Crank position sensor
We want to measure the crankshaft position as precisely as possible. We do this with the help of a sensor, the crankshaft sensor. This is usually a VR sensor. Let's take a look at a trigger wheel. We position the sensor at 0.5 to 1.5 mm from the trigger wheel. Normally perpendicular to the teeth. In the example below, the sensor is perpendicular to the teeth. This is quite a rare setup and I would nor reccomend it this way. But it would work.
Triggerwheel met HALL sensor in haakse opstelling
The trigger wheel consists of an iron wheel. Do not take aluminum or stainless steel. The sensor does not respond to this. The trigger wheel has a series of teeth of which 1 or 2 are missing. For example 36 teeth, one of which is missing. We are talking about a 36-1 trigger wheel.
By now defining the missing tooth in the system, the ECU knows when there has been a whole lap and what the angle of the missing tooth is with respect to the Upper Dead Point (TDC) of cylinder 1. Ideally we place the missing tooth of the trigger wheel where no spark will have to be given. The ECU will work less precisely in the missing tooth area. For a four-cylinder engine, an angle of 60-120 degrees is therefore excellent. Note: First comes the missing tooth, 60-120 degrees later comes cylinder 1 on TDC.
De triggerhweel instellingen
The ECU can calculate the crank angle from the missing tooth. With a 36-1 trigger wheel, we have a tooth every 10 degrees. However, if we now want to make a spark at 25 degrees before the BDP, the ECU will not see a tooth at that time. She then calculates where the BDP is located by measuring the elapsed time from the last tooth. The more teeth on the trigger wheel, the more precisely it runs. The most commonly used standards are: 60-2, 36-1, 36-2 and 12-1. It is important that the number of teeth must be divisible by the number of cylinders and that it is an even number. A 5 cylinder is therefore best run on a 60-2 trigger wheel. If we have a motorcycle that runs 15,000 rpm, you can better reduce the number of teeth. Otherwise the sensor will no longer read the teeth properly. A commonly used standard for motorcycles is 12-1.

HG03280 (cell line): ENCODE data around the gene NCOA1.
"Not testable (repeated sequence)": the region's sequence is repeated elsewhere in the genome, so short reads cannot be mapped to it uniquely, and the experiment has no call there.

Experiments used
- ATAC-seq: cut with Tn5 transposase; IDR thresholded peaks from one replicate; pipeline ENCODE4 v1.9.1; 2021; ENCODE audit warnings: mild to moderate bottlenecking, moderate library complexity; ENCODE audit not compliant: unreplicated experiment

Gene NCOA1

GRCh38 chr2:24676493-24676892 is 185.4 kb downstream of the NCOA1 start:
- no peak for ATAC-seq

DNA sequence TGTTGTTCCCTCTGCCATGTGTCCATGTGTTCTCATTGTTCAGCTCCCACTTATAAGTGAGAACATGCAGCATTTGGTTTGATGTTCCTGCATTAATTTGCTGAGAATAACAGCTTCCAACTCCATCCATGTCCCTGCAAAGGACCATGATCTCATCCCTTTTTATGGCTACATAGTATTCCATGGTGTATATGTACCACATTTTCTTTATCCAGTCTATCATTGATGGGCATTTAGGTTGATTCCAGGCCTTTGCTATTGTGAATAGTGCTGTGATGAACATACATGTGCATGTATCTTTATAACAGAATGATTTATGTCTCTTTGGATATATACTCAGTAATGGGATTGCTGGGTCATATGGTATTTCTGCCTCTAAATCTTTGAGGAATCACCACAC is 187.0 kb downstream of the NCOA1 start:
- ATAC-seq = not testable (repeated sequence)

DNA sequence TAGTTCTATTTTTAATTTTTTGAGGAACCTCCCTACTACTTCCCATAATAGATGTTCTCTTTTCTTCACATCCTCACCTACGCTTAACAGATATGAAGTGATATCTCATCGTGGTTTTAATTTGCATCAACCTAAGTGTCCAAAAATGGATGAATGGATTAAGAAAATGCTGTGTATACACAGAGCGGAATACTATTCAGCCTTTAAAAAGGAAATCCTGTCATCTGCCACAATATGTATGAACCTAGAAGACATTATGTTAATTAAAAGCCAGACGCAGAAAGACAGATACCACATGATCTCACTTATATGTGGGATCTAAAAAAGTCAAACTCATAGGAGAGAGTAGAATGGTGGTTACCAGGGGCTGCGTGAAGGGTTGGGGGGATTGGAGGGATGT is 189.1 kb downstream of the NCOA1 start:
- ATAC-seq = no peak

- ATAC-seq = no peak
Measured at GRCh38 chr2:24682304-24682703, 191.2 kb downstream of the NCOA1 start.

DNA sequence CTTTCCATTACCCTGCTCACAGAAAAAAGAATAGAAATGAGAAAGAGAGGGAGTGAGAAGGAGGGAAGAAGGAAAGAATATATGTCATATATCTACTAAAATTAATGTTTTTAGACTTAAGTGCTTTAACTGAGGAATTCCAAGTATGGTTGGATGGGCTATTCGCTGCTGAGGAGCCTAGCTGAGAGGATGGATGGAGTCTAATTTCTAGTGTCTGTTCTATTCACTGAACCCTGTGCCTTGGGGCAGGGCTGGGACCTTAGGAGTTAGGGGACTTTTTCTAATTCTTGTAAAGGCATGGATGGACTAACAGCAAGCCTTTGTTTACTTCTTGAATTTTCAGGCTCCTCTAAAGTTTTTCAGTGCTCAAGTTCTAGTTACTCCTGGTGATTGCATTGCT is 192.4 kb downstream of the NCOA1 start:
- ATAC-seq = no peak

The trigger wheel is decoded
This means that every tooth of the trigger wheel is counted. If the ECU counts an incomplete number (or too many) of teeth, the process is interrupted. The engine will then "hitch". This is a very annoying behavior. But it points you to an error. The ECU indicates it as a "sync loss". By interrupting the process, the ECU ensures that ignition does not occur at an incorrect time. There are many systems that mask a "sync loss". With these systems, the inflammation may be 10 or more degrees earlier than intended. This can cause engine damage. Decoding the crankshaft angle is therefore very important. It ensures a very precise ignition time and gives a very clear signal when there is a fault in the crankshaft signal.
On some engines there is no crankshaft pulley on which we can attach a trigger wheel. Measuring on the camshaft is a bad idea. The camshaft turns but half the crankshaft speed and the ignition time will be less precise. What remains is an adaptation to the flywheel. We can also drill holes instead of teeth. The sensor reads the same. So now, for example, we are drilling 58 holes at 6 degrees apart. We do not drill 2 teeth. The sensor reads the wheel exactly the other way around, but we can adjust that by changing the sensor polarity.